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Will There Be Hate Crimes Charges In The Chapel Hill Shootings Case?

Craig Stephen Hicks at an April 6th court hearing.
Reema Khrais
Craig Hicks, neighbor of slain students Deah Barakat and Yusor Abu-Salha, at a hearing in April 2015.

The murder of three Muslim American students in Chapel Hill in February 2015 became world news as the victims’ families and many onlookers identified the shootings as an act of hatred against their religion.

Durham County prosecutors say a neighbor, Craig Hicks, confessed to killing Yusor Abu-Salha, 21, her husband Deah Barakat, 23, and her sister Razan Abu-Salha, 19. They have charged him with three counts of first-degree murder and discharging a firearm into a dwelling. The Federal Bureau of Investigation and the U.S Department of Justice conducted their own inquiries. Hicks, 47, has not been charged with a hate crime.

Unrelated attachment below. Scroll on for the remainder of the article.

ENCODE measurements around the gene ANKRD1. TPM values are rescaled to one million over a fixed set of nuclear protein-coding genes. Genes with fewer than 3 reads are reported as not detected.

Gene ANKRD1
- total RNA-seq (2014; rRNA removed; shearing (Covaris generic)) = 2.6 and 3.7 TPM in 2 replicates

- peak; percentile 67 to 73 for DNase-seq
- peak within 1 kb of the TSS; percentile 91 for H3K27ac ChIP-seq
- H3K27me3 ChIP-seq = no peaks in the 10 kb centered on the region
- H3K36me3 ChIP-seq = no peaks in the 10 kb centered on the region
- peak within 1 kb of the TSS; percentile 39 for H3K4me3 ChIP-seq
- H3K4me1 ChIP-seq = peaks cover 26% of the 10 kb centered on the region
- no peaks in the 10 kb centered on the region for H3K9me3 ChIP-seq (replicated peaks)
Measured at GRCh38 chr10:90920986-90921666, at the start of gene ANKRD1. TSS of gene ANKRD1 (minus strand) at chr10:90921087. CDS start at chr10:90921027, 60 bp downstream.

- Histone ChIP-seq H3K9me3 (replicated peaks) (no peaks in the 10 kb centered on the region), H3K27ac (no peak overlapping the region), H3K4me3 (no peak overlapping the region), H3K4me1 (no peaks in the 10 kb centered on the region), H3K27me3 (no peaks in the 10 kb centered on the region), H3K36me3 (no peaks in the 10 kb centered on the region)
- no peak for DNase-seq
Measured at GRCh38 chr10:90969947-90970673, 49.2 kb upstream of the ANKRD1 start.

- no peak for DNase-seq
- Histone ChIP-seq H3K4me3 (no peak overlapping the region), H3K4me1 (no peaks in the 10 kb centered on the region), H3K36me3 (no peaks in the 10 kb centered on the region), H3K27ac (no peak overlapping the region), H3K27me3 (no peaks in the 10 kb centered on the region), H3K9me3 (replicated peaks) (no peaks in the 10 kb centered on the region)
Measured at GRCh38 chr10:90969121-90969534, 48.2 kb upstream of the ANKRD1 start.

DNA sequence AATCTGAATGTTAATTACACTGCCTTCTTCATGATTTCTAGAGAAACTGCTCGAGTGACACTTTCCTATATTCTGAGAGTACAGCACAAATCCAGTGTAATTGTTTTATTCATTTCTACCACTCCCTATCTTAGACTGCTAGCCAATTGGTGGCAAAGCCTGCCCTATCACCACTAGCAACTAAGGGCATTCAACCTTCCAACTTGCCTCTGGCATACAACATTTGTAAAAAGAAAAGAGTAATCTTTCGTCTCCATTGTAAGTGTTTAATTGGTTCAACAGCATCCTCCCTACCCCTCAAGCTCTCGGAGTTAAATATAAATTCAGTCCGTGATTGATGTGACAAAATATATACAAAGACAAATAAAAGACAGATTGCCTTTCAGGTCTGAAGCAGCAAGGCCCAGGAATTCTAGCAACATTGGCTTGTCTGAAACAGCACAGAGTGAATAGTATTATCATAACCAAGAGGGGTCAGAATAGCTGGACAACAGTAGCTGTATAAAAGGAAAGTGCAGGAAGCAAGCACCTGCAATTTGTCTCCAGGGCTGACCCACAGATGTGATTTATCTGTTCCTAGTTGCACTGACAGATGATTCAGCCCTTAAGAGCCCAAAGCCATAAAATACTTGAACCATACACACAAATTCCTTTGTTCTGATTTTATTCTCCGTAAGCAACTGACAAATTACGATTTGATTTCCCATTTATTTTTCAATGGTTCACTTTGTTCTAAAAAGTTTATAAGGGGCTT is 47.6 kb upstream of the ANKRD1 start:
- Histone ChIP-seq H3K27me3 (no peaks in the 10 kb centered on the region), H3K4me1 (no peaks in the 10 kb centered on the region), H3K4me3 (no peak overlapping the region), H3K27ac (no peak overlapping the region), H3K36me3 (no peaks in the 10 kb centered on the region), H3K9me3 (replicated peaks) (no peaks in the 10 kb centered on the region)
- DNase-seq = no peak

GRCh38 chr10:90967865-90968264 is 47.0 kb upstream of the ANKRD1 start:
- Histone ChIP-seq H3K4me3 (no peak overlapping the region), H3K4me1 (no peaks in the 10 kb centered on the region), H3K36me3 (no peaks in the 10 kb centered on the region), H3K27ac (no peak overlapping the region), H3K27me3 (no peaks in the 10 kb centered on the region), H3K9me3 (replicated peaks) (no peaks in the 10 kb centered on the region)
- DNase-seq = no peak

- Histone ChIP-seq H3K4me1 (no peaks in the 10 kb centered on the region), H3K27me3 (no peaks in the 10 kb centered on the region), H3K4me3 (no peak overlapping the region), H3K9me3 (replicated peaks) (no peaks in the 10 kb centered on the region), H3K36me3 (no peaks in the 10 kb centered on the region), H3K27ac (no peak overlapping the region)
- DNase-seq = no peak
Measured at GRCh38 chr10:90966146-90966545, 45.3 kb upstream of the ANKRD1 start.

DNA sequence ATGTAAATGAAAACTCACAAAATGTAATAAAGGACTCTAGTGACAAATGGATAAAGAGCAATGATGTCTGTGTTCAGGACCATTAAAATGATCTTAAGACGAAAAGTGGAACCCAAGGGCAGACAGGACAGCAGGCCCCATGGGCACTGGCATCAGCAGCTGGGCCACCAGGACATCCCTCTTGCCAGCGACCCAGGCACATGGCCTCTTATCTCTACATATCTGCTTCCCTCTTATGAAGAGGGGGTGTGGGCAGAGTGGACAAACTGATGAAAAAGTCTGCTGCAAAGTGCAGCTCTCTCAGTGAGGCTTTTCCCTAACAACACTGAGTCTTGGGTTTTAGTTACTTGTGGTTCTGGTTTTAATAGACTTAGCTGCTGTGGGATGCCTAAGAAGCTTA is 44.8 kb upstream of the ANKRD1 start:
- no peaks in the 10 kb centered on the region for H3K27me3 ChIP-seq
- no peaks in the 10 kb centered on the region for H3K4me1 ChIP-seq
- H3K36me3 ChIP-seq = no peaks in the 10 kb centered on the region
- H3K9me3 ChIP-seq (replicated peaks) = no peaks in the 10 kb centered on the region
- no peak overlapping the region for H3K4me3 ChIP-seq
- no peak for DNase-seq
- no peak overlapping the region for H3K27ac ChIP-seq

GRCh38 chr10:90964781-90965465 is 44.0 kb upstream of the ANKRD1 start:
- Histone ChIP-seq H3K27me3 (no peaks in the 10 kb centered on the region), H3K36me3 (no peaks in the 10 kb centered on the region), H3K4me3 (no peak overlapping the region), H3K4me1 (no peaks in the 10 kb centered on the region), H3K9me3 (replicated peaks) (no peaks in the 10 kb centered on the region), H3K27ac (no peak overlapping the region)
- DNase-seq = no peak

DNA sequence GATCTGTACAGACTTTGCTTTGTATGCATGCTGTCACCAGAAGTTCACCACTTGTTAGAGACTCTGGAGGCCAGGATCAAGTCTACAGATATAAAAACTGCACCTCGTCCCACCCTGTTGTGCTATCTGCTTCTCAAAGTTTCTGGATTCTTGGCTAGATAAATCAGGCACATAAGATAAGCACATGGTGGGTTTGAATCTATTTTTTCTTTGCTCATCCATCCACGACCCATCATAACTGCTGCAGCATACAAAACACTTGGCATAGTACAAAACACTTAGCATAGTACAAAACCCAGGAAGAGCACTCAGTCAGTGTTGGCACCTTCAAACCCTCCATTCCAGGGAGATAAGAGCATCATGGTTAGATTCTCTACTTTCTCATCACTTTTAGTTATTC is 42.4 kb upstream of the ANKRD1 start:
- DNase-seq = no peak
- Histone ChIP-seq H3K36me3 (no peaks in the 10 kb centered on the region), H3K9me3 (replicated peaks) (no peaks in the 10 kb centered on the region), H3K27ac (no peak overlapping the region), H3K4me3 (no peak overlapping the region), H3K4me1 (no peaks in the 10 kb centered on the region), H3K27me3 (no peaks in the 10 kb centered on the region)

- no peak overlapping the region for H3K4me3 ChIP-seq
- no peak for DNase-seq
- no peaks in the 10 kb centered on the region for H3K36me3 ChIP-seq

In the above interview, Elon University Law Professor Mike Rich, who studies criminal law and police investigations, says prosecutors have likely considered circumstantial evidence suggestive of a hate crime. But he says little information publicly available that directly proves Hicks was motivated by religious bias.

"As a general matter, prosecutors don’t want to pursue cases if they don’t think they can get the result they want in trial," Rich says. "It’s very possible the U.S. Department of Justice is waiting to see what happens with the state charges. If you have a defendant who is sentenced to life in prison without parole or to death, it may not seem like it’s worth the cost to go ahead and push forward with charges that would serve a political service but wouldn’t change the outcome for the defendant."

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